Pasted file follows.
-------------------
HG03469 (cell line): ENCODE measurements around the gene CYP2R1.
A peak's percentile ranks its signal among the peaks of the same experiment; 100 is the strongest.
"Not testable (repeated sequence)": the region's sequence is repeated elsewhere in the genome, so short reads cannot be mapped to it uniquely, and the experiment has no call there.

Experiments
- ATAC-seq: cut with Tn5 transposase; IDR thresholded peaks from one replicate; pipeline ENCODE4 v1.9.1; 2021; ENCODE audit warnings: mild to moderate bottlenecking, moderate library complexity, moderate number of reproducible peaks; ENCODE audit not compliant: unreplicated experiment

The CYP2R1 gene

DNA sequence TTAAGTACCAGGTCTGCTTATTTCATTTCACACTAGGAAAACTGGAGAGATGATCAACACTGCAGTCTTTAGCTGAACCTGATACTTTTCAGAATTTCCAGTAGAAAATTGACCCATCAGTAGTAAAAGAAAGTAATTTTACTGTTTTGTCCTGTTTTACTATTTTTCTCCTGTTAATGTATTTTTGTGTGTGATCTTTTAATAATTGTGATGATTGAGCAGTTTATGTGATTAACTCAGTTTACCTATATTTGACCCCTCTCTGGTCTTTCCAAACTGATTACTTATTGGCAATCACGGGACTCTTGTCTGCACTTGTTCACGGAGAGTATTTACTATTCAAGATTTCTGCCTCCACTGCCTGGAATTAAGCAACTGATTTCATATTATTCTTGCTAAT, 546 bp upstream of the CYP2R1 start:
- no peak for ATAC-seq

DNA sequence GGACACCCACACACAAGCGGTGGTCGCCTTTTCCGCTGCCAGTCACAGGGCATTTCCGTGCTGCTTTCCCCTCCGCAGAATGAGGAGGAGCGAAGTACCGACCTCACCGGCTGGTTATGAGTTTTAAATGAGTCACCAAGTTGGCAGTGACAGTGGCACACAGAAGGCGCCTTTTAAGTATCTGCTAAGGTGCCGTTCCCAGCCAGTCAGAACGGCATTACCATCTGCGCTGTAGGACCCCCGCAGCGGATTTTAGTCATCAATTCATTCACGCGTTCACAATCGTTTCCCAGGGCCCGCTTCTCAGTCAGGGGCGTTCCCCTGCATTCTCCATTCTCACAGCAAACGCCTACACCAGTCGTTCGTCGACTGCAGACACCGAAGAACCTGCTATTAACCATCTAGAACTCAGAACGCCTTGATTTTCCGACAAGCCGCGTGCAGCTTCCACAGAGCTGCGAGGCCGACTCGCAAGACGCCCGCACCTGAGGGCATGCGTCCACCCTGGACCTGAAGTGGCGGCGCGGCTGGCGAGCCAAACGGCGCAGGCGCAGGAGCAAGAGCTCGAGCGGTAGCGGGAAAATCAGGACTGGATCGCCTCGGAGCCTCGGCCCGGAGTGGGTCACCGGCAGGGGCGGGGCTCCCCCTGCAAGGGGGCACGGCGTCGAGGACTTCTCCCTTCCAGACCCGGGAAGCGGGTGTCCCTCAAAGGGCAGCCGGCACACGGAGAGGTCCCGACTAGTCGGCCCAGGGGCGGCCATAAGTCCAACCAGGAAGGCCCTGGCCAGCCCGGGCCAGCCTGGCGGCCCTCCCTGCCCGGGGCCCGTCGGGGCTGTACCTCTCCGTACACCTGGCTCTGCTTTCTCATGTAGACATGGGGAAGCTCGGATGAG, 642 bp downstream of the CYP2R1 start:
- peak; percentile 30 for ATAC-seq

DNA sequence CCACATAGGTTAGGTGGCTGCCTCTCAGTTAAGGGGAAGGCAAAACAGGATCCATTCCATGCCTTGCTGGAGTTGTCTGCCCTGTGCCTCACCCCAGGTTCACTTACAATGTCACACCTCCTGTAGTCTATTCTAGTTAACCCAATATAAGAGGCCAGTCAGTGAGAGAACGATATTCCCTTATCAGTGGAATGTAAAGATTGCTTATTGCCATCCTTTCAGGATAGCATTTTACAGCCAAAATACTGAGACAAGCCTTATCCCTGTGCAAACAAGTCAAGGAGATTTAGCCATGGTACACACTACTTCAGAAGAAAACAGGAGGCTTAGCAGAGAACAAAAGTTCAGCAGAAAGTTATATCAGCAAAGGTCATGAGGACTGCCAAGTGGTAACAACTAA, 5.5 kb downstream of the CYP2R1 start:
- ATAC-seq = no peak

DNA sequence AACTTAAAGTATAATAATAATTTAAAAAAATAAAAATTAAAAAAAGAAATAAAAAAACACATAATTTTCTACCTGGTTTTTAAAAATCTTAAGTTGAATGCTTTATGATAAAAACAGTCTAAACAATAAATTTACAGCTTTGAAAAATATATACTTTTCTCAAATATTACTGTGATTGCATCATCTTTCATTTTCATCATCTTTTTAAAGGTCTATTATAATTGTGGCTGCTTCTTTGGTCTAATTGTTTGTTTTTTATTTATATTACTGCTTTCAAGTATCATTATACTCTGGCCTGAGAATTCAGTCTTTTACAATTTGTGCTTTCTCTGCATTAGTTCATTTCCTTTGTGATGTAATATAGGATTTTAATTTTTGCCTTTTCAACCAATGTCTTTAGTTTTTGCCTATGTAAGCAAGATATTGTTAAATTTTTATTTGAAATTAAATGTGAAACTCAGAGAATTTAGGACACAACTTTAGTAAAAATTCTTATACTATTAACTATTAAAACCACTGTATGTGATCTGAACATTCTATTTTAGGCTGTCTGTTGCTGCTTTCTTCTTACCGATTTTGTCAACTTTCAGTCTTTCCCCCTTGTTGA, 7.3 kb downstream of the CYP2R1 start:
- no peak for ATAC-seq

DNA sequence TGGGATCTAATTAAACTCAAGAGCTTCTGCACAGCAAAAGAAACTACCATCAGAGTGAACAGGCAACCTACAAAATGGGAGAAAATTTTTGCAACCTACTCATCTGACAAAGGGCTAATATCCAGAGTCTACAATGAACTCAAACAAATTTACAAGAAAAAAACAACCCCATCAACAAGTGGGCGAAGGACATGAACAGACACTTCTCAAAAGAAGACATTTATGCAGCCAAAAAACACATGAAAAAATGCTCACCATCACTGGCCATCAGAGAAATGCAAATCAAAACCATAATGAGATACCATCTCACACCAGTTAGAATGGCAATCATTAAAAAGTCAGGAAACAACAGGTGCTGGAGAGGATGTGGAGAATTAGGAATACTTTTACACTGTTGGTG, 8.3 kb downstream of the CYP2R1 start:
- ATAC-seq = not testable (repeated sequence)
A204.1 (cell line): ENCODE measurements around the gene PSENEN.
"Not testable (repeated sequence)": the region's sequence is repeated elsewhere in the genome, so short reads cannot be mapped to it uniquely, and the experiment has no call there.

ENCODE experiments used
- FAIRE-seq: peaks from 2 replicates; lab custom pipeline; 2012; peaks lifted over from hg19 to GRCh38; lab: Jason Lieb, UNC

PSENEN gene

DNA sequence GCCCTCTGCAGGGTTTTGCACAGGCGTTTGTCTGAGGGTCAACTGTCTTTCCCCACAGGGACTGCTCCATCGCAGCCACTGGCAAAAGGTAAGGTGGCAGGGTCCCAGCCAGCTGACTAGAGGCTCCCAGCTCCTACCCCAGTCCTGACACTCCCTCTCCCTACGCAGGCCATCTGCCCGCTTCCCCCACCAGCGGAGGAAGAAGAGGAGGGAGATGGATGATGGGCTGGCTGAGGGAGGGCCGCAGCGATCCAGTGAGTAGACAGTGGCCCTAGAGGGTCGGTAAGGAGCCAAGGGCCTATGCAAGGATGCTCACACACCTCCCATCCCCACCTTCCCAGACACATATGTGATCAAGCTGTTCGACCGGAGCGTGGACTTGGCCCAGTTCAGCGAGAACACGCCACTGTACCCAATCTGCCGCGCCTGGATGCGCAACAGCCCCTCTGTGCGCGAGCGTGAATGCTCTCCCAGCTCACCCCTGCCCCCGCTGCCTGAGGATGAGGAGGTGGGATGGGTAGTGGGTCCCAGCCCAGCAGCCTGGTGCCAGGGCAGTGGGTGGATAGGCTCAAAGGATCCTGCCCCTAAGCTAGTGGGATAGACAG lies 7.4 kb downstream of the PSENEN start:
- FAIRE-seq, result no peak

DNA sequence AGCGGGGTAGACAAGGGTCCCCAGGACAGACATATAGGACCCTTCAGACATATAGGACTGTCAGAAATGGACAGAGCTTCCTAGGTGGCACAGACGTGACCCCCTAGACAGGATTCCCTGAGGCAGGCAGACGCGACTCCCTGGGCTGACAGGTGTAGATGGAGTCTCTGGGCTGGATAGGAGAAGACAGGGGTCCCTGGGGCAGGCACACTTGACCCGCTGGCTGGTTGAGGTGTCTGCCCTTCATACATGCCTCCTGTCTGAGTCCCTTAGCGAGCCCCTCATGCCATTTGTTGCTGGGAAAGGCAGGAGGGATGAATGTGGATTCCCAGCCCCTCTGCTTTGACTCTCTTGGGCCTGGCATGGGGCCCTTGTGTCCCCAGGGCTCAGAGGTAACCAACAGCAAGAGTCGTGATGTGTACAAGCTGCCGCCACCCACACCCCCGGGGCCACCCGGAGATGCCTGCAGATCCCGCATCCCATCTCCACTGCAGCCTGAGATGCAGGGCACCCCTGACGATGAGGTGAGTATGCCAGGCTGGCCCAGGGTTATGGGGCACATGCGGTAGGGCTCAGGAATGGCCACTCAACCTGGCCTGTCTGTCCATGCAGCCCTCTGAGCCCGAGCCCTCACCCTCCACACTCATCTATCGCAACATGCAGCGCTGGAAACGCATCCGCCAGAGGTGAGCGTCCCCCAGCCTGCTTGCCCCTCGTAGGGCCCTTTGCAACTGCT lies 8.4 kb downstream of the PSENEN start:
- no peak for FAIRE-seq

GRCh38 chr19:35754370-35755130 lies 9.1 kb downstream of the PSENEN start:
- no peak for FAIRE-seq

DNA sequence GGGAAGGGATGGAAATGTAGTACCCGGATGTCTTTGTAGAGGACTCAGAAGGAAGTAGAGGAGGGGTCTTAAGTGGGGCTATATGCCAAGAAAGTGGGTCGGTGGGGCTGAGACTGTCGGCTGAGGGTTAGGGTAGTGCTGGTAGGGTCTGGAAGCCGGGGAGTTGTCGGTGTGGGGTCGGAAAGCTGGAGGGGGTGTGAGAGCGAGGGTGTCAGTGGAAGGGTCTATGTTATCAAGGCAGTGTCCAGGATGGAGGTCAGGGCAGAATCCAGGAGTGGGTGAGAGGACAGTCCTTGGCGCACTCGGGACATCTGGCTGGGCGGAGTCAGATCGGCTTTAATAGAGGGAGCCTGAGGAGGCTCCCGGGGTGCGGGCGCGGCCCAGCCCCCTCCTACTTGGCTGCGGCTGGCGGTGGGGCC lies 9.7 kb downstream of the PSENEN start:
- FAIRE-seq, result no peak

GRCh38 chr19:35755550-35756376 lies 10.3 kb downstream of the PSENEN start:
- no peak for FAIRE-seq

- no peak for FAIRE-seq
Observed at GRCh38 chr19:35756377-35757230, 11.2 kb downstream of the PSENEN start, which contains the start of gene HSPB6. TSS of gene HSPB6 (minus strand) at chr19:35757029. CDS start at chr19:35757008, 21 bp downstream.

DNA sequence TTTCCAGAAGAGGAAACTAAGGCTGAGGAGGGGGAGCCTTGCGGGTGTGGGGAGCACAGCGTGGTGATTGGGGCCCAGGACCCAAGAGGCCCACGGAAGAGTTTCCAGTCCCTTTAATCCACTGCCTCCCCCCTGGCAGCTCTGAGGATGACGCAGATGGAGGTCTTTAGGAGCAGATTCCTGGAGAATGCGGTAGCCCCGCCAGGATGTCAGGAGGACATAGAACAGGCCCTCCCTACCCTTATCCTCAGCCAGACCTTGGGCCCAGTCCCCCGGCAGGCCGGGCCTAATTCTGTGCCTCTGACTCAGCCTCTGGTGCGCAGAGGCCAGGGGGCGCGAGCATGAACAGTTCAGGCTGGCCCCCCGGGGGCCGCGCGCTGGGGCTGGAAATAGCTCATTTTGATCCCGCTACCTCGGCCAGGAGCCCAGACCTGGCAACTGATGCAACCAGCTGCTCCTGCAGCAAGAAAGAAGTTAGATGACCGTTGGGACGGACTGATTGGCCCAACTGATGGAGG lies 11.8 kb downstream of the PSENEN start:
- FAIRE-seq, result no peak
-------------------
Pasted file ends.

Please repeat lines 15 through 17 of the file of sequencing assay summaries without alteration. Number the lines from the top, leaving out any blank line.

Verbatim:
DNA sequence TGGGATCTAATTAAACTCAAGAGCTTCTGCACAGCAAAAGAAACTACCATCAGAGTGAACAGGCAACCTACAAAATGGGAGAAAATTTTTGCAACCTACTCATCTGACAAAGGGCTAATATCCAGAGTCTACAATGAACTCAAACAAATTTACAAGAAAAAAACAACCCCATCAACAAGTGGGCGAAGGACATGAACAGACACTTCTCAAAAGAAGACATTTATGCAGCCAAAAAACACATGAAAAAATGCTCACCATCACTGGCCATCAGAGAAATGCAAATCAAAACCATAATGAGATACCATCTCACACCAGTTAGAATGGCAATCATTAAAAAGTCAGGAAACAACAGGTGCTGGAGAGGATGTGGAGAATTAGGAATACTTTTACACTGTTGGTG, 8.3 kb downstream of the CYP2R1 start:
- ATAC-seq = not testable (repeated sequence)
A204.1 (cell line): ENCODE measurements around the gene PSENEN.